5 The Constitutions of Texas

Learning Objectives

By the end of this section, you will be able to:

  • Discuss the constitutions of Texas
  • Describe the current constitution of Texas

Constitutions of Texas

Texas has been governed by multiple constitutions.

  • The Mexican Constitution of 1824
    • Texas was part of Mexico
    • Called for an official religion (Catholicism)
  • The Constitution of Coahuila and Texas, 1827
    • First state constitutions under Mexican rule
  • The Texas Constitution of 1836
    • Texas gains their independence, becomes their own country (Republic of Texas)
  • The Texas Constitution of 1845
    • US Annexation of Texas
    • Texas is pre-approved to split up in to as much as 5 states
  • The Texas Constitution of 1861
    • Texas secedes from the Union and joins the Confederate States of America
  • The Texas Constitution of 1866
    • Adopted as a condition for readmission to the United States of America
  • The Texas Constitution of 1869
    • State constitution rewritten to abide by Reconstruction policies
    • Created a powerful Texas Governor
  • The Texas Constitution of 1876
    • current state constitution

Texas Constitution of 1876

Texas Democrats gained control of Congress in 1873 and decided it was time to draft a new constitution for Texas. The Texas Constitutional Convention of 1875 met in Austin with the purpose of replacing the Constitution of 1869- it was believed that the new constitution should restrict the state government and hand the power back to the people. Some examples of how the government was restricted were[1]:

  • Legislative sessions moved from annual to biennial sessions
  • Creation of a plural executive
  • Mandated a balanced budget
  • State Judges would be elected by the people
  • The people would vote on the ratification of amendments

The structure of the current constitution of Texas (Constitution of 1876) is a Preamble, 17 Articles, and 491 Amendments (Since 2015)[2]. The Texas Constitution does not contain a “necessary and proper clause” like the U.S. Constitution, therefore making it the second longest state constitution in America (2nd only to Alabama’s).

  • Article 1: Bill of Rights
    • Similar civil liberties and civil rights as in the U.S. Constitution’s Bill of Rights
  • Article 2: The Powers of the Government
    • Establishes three branches of government with separation of powers
  • Article 3: Legislative Department
    • Specifics about the Texas Legislator
  • Article 4: Executive Department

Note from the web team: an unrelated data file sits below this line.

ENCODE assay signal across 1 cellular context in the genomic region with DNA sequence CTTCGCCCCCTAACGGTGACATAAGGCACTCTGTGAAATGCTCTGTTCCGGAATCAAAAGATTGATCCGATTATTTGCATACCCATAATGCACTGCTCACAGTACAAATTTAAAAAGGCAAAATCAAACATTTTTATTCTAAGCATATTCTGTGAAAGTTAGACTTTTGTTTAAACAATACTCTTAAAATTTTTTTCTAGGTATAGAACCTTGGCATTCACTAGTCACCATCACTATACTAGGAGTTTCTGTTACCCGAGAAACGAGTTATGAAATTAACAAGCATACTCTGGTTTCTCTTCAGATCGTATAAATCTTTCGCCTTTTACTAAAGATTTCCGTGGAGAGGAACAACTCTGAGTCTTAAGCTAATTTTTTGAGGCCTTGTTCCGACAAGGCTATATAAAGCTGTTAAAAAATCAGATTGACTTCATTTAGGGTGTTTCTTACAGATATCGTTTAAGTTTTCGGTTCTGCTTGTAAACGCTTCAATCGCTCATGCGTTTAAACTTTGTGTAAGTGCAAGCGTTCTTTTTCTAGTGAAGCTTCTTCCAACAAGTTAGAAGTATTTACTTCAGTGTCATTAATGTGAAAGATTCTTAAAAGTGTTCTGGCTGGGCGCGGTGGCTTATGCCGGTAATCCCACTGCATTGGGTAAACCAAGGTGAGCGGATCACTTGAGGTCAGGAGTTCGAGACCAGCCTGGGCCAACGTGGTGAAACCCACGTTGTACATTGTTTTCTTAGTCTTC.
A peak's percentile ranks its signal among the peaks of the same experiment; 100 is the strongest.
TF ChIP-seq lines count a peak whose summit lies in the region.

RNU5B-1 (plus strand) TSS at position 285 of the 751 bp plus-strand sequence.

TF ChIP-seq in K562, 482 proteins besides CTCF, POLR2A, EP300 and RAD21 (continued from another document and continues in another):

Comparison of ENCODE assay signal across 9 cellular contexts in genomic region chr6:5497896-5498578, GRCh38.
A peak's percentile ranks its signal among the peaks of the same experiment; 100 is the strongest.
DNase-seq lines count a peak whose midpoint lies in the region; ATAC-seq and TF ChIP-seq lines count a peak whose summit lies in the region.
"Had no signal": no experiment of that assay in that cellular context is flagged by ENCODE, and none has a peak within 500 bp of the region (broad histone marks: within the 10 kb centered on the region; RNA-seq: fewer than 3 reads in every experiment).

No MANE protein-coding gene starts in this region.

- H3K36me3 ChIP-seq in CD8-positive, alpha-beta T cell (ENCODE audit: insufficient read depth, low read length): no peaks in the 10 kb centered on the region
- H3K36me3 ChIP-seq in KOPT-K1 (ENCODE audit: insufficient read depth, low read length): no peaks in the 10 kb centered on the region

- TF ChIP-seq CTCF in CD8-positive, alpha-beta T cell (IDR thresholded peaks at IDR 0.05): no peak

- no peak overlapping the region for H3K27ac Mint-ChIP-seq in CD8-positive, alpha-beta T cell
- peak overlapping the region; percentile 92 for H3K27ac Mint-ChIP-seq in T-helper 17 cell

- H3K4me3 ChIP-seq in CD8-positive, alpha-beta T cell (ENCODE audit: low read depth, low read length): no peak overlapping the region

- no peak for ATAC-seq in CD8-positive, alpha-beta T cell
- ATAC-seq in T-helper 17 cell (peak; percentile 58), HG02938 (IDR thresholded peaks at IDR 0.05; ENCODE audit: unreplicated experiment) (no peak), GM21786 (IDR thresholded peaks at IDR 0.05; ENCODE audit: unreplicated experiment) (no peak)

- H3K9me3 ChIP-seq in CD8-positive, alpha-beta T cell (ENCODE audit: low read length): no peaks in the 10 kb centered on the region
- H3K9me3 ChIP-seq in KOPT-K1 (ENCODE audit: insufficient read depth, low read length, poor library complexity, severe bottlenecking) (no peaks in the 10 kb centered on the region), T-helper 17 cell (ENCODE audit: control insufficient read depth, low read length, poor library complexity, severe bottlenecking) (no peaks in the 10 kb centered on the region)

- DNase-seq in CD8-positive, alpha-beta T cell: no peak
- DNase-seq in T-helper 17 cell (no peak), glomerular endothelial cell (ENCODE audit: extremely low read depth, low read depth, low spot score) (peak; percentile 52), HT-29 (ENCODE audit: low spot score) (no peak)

• Specifics about the plural executive
  • Article 5: Judicial Department
    • Specifics about the Texas Judicial system
  • Article 6: Suffrage
    • Forbids the following from voting:
      • any non US citizen
      • any non-registered Texas voter
      • any convicted felon who has not completed their sentence
      • any person deemed mentally incompetent by the courts
  • Article 7: Education
    • Mandates an “efficient” free public school system
    • Established the Permanent School Fund
  • Article 8: Taxation and Revenue
    • Places limits on the raising and spending of public funds
  • Article 9: Counties
    • Authorizes the Texas Legislature to create county governments
  • Article 10: Railroads
    • Regulated the railroad system
  • Article 11: Municipal Corporations
    • Specifics regarding local governments, including empowering them to tax, and how to charter cities
  • Article 12: Private Corporations
    • Specifics regarding private businesses, including how they would be regulated
  • Article 13: Spanish and Mexican Land Titles
    • Specifics on what which land with previous claims would become state property
  • Article 14: Public Lands and Land Office
    • Established the Land Office which regulated land titles
  • Article 15: Impeachment
    • Specifics on how to remove a public official from office
  • Article 16: General Provisions
    • Miscellaneous regulations i.e. forbid Congress from printing money, forbid U.S. public officials from holding a state office
  • Article 17: Mode of Amending the Constitution of this State
    • 2/3rds proposal from Congress
    • Registered voters vote on approval, and with a majority vote the amendment is ratified

The entire Texas Constitution can be accessed at http://www.constitution.legis.state.tx.us/ 

  1. https://www.tsl.texas.gov/exhibits/forever/representation/page5.html
  2. http://www.constitution.legis.state.tx.us/


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